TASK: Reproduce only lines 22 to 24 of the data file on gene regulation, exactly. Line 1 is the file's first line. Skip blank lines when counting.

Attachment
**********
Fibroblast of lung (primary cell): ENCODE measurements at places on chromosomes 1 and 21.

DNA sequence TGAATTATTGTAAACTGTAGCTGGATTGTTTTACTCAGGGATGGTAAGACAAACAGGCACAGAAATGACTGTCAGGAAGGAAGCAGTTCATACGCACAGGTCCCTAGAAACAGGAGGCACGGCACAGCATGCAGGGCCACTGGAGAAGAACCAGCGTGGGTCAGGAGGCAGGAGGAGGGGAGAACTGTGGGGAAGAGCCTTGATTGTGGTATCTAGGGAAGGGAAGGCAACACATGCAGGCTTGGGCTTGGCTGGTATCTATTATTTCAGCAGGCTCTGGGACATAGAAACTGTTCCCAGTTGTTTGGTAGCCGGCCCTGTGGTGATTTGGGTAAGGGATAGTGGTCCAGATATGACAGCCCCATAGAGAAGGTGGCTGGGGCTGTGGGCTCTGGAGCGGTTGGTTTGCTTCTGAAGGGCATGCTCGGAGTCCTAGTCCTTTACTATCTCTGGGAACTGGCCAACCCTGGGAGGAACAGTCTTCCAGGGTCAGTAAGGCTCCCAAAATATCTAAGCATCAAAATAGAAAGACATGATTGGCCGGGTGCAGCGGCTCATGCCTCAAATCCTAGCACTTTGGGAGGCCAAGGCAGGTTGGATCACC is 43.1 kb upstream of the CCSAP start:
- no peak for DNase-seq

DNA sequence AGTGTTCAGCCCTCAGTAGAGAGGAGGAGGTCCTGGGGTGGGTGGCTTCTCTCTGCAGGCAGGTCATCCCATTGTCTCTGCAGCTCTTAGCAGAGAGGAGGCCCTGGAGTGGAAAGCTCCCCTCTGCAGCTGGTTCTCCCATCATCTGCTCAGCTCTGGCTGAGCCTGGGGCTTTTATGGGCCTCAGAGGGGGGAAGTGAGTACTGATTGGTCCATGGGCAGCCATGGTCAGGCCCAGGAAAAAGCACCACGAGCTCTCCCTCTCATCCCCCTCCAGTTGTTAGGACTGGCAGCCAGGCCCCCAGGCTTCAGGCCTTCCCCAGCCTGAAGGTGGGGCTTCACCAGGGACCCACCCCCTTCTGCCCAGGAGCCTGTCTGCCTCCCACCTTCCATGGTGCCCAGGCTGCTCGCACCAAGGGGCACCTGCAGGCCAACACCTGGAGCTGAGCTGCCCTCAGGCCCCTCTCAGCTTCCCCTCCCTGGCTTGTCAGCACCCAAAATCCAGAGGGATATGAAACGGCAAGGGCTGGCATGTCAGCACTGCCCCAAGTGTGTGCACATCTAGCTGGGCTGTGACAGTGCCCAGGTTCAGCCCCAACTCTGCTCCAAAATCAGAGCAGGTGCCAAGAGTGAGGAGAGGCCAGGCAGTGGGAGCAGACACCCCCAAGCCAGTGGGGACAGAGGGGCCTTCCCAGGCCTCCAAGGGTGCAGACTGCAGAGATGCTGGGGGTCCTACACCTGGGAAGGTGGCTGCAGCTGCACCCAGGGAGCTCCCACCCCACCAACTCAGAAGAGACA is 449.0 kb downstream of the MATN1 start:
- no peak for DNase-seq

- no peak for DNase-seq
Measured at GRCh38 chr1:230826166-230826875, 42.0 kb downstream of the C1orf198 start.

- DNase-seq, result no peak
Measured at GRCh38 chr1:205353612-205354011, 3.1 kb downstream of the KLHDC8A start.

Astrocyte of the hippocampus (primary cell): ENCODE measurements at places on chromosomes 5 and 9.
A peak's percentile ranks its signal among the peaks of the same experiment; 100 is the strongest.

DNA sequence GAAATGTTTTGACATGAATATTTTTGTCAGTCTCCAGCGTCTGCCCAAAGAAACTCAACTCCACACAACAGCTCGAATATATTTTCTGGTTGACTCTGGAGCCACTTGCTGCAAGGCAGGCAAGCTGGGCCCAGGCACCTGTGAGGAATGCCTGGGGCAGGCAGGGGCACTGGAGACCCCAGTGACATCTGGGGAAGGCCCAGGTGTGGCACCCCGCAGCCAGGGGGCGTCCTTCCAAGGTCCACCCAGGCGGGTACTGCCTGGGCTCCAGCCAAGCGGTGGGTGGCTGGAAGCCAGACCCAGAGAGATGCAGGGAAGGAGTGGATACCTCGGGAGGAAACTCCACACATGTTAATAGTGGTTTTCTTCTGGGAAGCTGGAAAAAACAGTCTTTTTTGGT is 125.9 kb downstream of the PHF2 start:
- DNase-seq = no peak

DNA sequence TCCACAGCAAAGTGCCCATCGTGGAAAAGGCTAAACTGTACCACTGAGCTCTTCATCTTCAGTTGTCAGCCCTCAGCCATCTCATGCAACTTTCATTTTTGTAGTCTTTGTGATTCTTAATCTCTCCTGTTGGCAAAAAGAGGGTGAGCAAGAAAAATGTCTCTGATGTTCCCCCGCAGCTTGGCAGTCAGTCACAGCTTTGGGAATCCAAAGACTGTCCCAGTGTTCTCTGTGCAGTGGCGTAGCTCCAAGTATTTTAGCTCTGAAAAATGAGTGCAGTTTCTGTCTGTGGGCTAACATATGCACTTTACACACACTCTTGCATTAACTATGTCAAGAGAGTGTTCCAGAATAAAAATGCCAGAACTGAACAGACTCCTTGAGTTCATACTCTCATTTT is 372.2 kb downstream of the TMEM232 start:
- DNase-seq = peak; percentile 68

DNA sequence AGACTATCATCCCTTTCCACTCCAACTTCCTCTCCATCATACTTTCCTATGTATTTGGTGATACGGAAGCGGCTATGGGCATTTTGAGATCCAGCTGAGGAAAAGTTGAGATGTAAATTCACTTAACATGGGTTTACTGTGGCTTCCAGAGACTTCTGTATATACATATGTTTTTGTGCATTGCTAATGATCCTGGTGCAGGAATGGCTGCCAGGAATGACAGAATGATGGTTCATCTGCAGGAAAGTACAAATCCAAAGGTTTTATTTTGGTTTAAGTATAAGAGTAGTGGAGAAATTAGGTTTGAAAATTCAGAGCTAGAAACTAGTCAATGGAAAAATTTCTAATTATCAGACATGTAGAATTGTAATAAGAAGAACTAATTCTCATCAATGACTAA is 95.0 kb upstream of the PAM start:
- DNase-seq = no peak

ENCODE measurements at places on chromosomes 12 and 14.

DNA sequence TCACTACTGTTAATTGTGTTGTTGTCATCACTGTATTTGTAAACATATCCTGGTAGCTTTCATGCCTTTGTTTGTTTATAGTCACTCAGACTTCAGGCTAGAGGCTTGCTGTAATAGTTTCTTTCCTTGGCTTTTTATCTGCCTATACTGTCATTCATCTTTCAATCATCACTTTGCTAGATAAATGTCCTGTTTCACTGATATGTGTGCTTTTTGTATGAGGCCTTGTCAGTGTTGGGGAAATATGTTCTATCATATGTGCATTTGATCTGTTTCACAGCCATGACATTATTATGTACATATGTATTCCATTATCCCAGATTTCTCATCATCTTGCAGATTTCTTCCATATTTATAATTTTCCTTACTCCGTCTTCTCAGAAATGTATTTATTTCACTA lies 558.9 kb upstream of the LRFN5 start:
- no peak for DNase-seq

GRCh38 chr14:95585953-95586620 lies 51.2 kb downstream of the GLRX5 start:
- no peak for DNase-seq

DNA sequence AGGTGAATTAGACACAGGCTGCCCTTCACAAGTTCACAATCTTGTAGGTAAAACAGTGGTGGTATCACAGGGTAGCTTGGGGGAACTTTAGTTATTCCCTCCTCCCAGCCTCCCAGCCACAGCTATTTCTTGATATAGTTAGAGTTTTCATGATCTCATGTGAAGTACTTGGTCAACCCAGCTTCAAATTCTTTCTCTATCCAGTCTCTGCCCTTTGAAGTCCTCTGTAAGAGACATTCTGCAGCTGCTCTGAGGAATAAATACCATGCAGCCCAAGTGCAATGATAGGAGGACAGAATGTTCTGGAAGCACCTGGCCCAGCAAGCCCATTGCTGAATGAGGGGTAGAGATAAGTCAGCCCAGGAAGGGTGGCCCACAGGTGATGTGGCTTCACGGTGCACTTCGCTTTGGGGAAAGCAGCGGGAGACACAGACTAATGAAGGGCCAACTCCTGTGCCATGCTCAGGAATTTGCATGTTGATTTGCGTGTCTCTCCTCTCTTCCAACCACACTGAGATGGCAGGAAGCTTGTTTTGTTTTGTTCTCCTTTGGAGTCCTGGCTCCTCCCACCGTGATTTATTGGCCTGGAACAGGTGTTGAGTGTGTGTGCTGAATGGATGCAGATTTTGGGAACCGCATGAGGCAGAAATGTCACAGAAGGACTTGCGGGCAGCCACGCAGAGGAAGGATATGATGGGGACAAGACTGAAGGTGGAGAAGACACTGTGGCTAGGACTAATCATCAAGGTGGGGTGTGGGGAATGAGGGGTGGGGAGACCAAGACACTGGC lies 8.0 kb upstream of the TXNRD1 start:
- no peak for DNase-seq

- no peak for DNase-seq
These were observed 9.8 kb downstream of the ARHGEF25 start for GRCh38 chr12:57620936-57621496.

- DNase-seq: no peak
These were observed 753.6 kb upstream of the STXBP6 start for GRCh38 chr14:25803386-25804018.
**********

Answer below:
- no peak for DNase-seq

DNA sequence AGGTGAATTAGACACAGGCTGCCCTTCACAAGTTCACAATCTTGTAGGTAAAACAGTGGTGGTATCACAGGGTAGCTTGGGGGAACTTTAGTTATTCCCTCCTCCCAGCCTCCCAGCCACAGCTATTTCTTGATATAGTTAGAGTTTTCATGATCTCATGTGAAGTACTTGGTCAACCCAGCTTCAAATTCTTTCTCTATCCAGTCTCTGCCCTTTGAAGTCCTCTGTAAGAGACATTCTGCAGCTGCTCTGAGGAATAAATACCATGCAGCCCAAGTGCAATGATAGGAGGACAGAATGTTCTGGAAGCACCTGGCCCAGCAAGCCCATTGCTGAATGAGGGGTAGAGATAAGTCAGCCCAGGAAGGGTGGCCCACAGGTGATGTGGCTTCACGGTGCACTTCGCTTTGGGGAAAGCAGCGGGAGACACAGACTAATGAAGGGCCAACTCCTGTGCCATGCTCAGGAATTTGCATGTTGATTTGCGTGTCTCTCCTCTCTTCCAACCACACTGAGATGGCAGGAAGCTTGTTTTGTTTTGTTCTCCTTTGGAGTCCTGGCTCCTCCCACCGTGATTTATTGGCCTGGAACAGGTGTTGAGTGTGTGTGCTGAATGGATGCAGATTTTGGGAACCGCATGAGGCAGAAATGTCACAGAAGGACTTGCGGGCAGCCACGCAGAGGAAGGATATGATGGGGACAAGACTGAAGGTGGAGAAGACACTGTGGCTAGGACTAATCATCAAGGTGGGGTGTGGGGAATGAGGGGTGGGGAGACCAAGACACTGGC lies 8.0 kb upstream of the TXNRD1 start:
- no peak for DNase-seq